Category Archives: Belief

Gathering evidence that I am doing better

Originally published January 25, 2019. Some formatting changes.

I need to gather evidence that I am doing better, rather than focusing on all the ways I am feeling worse.

Negative voice: I am doing worse and I do everything wrong.

Positive response: No, I’m doing better little by little and here is some evidence:

  • Set your goals really small
  • People often give up hope feeling too overwhelmed
  • Each week identify what would be the tiniest-absolutely smallest piece of evidence that you are doing better

The smallest tiniest piece of evidence that I am doing better is:

  • I stopped my negative tape in my head once
  • That I read and completed a small section of the Depressed Anonymous Workbook, answering four questions
  • That I was able to go out and walk though I didn’t want to this week
  • Called a friend in the recovery program
  • Began to read the first couple of paragraphs from our Big Book Depressed Anonymous and made a commitment to read a few paragraphs each day

Please add a few more of your own small pieces of positive changes that you made happen this past week.

Just by reading this BLOG you are taking a tiny step in your recovery.

Now That I Look Back

Now that I look back and see the way I was and see how I am now, I can’t believe that I ever knew that other person. This person is different altogether. I like this person now very much. I am so thankful to the group. They are just wonderful. They are my family. They are my Depressed Anonymous family. I also have my church family. It is a wonderful,l feeling to know that there is a Higher Power that can help you through these things. At first, I thought, “I doubt that very much” when everyone was talking about the Higher Power and peace in my life. Then it happened to me. Every few days, the world dumps down on you and beats you down. That’s just life. I always think to myself that there is that extra strength that I didn’t have before. I feel that everything is going to be OK with me. I have that peace now myself.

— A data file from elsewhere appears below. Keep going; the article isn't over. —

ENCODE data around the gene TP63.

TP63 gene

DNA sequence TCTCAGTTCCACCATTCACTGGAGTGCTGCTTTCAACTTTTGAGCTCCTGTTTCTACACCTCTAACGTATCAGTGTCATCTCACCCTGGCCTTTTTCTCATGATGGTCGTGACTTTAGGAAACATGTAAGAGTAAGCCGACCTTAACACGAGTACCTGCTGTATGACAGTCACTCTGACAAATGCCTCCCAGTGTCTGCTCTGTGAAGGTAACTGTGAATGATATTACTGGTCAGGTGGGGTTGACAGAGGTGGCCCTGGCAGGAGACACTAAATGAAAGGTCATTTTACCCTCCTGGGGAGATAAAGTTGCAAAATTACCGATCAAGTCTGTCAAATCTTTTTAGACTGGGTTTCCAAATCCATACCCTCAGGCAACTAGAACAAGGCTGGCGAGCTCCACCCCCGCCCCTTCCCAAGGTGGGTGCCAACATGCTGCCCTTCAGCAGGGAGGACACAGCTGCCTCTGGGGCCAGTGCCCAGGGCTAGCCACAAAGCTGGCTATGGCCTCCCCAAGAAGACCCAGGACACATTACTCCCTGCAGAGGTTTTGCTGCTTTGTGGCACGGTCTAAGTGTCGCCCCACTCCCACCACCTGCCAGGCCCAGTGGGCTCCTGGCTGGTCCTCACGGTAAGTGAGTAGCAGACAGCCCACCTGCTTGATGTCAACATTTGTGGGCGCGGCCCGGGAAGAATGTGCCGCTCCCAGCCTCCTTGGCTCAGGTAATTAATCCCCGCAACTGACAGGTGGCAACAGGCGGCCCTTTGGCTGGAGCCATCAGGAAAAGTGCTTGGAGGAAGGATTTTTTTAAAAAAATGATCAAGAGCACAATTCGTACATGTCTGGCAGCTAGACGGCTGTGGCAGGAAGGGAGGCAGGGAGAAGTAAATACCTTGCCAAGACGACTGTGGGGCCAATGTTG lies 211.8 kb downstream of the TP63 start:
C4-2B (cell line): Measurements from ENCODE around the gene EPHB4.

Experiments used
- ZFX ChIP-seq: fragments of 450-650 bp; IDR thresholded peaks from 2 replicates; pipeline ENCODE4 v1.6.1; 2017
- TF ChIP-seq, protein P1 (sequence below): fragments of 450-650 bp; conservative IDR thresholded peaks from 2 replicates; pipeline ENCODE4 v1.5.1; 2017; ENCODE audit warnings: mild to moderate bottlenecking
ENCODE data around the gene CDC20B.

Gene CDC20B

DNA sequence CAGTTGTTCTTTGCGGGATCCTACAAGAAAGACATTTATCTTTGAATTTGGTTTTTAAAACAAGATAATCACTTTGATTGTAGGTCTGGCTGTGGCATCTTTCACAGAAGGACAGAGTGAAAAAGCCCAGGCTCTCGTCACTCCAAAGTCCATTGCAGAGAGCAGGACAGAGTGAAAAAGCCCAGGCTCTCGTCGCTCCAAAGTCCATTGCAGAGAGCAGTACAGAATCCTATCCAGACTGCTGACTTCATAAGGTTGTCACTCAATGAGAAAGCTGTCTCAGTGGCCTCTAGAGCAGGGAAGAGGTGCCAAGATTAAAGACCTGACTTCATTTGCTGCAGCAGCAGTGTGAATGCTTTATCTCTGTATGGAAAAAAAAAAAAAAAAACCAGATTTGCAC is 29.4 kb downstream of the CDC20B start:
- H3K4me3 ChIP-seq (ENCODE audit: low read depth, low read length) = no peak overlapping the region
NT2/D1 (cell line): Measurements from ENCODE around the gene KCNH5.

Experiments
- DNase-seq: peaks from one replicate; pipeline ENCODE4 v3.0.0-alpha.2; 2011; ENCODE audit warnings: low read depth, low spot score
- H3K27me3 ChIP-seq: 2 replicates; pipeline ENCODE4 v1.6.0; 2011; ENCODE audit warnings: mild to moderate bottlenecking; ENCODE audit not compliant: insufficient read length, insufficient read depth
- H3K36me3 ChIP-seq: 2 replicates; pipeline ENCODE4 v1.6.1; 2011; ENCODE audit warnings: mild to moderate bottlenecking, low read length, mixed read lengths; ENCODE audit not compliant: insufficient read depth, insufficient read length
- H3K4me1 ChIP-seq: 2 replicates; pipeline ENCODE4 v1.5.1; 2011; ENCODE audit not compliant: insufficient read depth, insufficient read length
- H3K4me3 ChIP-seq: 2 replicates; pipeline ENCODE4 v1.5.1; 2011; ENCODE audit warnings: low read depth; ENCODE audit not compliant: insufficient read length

An excerpt from Bill’s story in PERSONAL STORIES from Depressed Anonymous, 3rd edition.(2011) Depressed Anonymous Publications. Louisville, KY Page 147.

I will make a daily inventory of all my strengths

Believing Is Seeing: 15 Ways To Leave The Prison Of Depression – Eleven

I will make a daily inventory of all my positive strengths. I tended to magnify the worst in everything in my life and make mountains out of molehills. I will focus on my stars and not my scars.